I was also struck by the difficulty of Paige’s situation; as the interpreter, she could understand the thoughts and feelings of the suspects in a way that the police officers never could, making it increasingly difficult for her to remain unbiased and professional. This then seeps into the narrative voice; Paige’s sympathies and suspicions become blurred as she gets to know those whom she is interpreting for, making her a changeable and unreliable narrator. I’m not used to this in a crime novel (usually, crime novels cast a police officer or a detective inspector as the protagonist), but I liked the unreliability of Paige’s narration.

However, the downside of casting an interpreter as the protagonist, instead of a police officer, meant that, because The Silent House is still a crime novel, Paige was constantly trying to investigate the murder herself, meddling and nosying for secret information and leads. In my opinion, this was highly inappropriate – Paige is not an investigator, and she knows a great number of the suspects personally – and the police officers expressed this repeatedly, and, every time, Paige refused to listen. Because of this, I struggled to see her as a sympathetic, or even a likeable, character.

I don’t know what a solution to this is would be, though. Would it have been better if Paige had been characterised as a police officer who also knows BSL? Or is that “too convenient” for the plot? I’m not sure.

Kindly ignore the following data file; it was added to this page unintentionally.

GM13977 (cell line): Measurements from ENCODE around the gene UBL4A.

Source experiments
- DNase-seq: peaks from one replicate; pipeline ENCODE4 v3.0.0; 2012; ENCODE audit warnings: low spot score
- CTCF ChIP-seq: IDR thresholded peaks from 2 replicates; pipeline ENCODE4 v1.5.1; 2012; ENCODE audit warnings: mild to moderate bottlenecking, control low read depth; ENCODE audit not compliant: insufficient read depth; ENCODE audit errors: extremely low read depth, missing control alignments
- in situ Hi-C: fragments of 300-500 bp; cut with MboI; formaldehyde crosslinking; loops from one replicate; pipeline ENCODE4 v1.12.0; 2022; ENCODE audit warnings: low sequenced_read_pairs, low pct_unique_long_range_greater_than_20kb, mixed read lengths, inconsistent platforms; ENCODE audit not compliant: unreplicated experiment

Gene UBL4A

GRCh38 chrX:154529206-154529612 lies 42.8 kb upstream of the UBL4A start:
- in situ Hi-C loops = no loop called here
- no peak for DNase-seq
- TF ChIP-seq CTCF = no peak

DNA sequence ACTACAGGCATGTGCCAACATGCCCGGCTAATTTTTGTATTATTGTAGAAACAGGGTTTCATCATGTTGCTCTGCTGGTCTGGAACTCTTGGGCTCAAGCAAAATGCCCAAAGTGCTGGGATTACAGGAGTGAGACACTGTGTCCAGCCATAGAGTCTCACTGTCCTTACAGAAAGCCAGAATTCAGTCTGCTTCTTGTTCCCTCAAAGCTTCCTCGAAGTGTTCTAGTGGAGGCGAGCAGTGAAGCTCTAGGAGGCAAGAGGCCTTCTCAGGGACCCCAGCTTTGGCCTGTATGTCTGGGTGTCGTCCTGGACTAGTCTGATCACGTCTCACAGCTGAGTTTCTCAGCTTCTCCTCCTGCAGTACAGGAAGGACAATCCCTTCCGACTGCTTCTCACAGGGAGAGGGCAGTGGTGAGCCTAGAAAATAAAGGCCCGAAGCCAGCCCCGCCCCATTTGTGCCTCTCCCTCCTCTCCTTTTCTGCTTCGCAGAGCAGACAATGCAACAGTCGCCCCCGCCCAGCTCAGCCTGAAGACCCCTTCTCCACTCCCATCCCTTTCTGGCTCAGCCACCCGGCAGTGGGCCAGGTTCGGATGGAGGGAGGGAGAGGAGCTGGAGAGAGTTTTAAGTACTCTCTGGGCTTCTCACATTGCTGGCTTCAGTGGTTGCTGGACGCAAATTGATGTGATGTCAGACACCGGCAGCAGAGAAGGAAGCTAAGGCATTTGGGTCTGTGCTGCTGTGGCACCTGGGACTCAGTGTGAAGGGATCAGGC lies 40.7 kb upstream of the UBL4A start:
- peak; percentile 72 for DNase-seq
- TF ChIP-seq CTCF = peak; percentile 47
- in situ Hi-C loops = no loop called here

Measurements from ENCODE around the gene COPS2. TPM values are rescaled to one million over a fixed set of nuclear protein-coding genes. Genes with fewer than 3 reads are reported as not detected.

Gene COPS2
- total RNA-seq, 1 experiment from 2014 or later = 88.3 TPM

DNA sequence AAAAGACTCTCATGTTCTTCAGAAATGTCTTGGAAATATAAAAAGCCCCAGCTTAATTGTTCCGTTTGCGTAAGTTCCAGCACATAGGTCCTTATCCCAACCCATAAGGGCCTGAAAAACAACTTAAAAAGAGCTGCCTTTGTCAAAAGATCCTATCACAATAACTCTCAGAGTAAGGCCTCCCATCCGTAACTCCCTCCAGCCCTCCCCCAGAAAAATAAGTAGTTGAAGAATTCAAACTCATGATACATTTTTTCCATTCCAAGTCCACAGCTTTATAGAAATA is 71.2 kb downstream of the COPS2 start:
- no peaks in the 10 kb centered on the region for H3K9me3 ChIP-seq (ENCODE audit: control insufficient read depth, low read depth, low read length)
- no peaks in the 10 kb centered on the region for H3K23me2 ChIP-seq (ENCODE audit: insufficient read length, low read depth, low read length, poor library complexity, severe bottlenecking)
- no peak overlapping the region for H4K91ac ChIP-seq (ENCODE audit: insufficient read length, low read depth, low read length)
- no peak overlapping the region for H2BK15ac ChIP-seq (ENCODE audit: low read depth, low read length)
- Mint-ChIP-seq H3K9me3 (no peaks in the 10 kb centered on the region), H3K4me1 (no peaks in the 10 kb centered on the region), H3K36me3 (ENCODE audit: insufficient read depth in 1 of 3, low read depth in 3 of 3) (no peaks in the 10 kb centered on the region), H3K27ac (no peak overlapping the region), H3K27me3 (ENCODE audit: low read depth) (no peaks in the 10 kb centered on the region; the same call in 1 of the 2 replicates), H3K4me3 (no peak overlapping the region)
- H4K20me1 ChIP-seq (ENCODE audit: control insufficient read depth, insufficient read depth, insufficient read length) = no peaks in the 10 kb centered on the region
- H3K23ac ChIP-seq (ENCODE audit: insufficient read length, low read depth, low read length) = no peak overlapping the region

Anyway, on the whole, I enjoyed The Silent House and would recommend if you are seeking a new, interesting crime novel this year.

Star Rating: 3/5 Stars

Thank you for reading my blog post! Please click ‘Like’ to support my blog, and ‘Follow’ this blog if you would like to read more book reviews like this.

I acquired this book for free in exchange for a review via NetGalley and Avon, a division of HarperCollins.

If you are interested in reading this for yourself, and would like to support my blog further, you can click my affiliate link to purchase a copy of The Silent House. This means I receive a small commission if you purchase using my link.

Have you read this book? What did you think?

– Judith

Becoming A ‘Secret Reader’ & Reviewing Framed by S.L. McInnis

Hello, my name is Judith! Welcome to my blog, ReadandReview.

Towards the end of last year, Hodder Books announced on social media that, provided anyone over the age of 18 based in the UK had the opportunity to become a ‘Secret Reader’, allowing participants early access to e-books from a range of genres. It works as follows: A small number of books from a particular genre are made available for 7 days. The ‘Secret Reader’ can then choose 1 book to read online, or via the Secret Readers App. Once the reader has made their selection and has read more than 10% of it, they have 2 months to finish the book. I decided to sign up.

In the first week, the available books were from the genre of Women’s Fiction. This isn’t a genre I’m particularly interested in (at all), so I let the 7 day period elapse without choosing anything to read.

In the second week, however, the available books were categorised as Crime, Thrillers & Mystery, which caught my attention, and, out of the 6 books available, I chose to read Framed by S.L. McInnis.


My ‘Secret Reader’ Experience 

I should probably start with the positives:

  • In becoming a ‘Secret Reader’, I was granted early access to a new book which I may not have come across otherwise
  • Unlike NetGalley, my access to the book was immediate, and I didn’t have to wait for approval

Unfortunately, those were the only positives I could think of.

There doesn’t seem to be much publicity around being a ‘Secret Reader’ – so much so that it makes you wonder whether it’s even “legit”. I have to admit, I really can’t see much of a need when NetGalley is already so widely popular, well-known, and well used.